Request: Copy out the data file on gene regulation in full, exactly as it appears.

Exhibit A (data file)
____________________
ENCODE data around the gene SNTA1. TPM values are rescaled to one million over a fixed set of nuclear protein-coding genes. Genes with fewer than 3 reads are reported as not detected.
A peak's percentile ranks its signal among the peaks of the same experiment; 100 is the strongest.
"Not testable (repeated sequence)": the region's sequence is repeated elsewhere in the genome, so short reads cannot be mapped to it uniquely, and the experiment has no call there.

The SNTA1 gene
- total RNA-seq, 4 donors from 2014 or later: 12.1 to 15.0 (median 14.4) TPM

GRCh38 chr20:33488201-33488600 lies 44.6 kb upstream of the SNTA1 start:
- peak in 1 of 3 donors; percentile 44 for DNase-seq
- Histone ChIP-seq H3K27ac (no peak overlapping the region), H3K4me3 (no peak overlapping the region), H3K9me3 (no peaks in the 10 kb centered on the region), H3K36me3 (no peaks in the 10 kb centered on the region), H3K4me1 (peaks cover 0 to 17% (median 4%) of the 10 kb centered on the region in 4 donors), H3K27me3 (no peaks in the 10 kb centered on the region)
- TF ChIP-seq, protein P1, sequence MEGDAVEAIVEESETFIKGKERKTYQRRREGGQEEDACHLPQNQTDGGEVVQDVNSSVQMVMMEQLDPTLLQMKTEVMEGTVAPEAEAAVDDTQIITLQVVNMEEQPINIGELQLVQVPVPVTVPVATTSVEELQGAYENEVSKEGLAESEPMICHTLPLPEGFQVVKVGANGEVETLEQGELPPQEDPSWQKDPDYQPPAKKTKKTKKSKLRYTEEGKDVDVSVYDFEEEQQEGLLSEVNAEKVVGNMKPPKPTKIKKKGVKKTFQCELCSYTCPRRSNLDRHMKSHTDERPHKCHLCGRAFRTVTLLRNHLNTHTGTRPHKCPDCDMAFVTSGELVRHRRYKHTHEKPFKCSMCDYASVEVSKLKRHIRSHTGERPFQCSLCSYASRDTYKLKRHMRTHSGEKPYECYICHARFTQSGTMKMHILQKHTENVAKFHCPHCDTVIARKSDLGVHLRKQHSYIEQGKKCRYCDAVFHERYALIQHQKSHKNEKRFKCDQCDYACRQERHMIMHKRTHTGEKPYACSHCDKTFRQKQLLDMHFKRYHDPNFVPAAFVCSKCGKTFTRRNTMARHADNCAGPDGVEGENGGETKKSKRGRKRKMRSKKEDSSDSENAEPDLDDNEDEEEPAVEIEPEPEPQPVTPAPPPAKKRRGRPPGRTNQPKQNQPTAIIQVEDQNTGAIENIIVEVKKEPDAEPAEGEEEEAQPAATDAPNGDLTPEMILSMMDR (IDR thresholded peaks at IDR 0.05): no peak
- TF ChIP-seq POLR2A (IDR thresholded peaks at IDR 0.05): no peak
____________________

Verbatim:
ENCODE data around the gene SNTA1. TPM values are rescaled to one million over a fixed set of nuclear protein-coding genes. Genes with fewer than 3 reads are reported as not detected.
A peak's percentile ranks its signal among the peaks of the same experiment; 100 is the strongest.
"Not testable (repeated sequence)": the region's sequence is repeated elsewhere in the genome, so short reads cannot be mapped to it uniquely, and the experiment has no call there.

The SNTA1 gene
- total RNA-seq, 4 donors from 2014 or later: 12.1 to 15.0 (median 14.4) TPM

GRCh38 chr20:33488201-33488600 lies 44.6 kb upstream of the SNTA1 start:
- peak in 1 of 3 donors; percentile 44 for DNase-seq
- Histone ChIP-seq H3K27ac (no peak overlapping the region), H3K4me3 (no peak overlapping the region), H3K9me3 (no peaks in the 10 kb centered on the region), H3K36me3 (no peaks in the 10 kb centered on the region), H3K4me1 (peaks cover 0 to 17% (median 4%) of the 10 kb centered on the region in 4 donors), H3K27me3 (no peaks in the 10 kb centered on the region)
- TF ChIP-seq, protein P1, sequence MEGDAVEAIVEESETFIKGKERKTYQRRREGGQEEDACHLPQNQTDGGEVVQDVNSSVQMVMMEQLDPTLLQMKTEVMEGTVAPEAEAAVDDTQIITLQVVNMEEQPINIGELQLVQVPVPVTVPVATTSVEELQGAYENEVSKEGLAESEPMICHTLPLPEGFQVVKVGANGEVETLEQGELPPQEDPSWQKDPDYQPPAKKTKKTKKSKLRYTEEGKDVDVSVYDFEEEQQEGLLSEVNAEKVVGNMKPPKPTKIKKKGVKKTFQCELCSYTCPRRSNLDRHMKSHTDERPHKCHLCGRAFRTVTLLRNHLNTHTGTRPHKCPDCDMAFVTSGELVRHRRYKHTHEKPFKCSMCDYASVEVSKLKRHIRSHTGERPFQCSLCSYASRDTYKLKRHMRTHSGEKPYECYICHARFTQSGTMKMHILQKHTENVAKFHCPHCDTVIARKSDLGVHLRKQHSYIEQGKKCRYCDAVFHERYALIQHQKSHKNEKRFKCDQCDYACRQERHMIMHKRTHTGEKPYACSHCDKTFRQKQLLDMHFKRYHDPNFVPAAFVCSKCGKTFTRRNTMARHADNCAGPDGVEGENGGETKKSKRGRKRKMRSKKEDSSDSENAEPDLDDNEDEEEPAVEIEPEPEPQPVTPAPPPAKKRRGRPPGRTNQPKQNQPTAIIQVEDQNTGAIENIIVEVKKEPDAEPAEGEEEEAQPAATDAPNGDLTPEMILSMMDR (IDR thresholded peaks at IDR 0.05): no peak
- TF ChIP-seq POLR2A (IDR thresholded peaks at IDR 0.05): no peak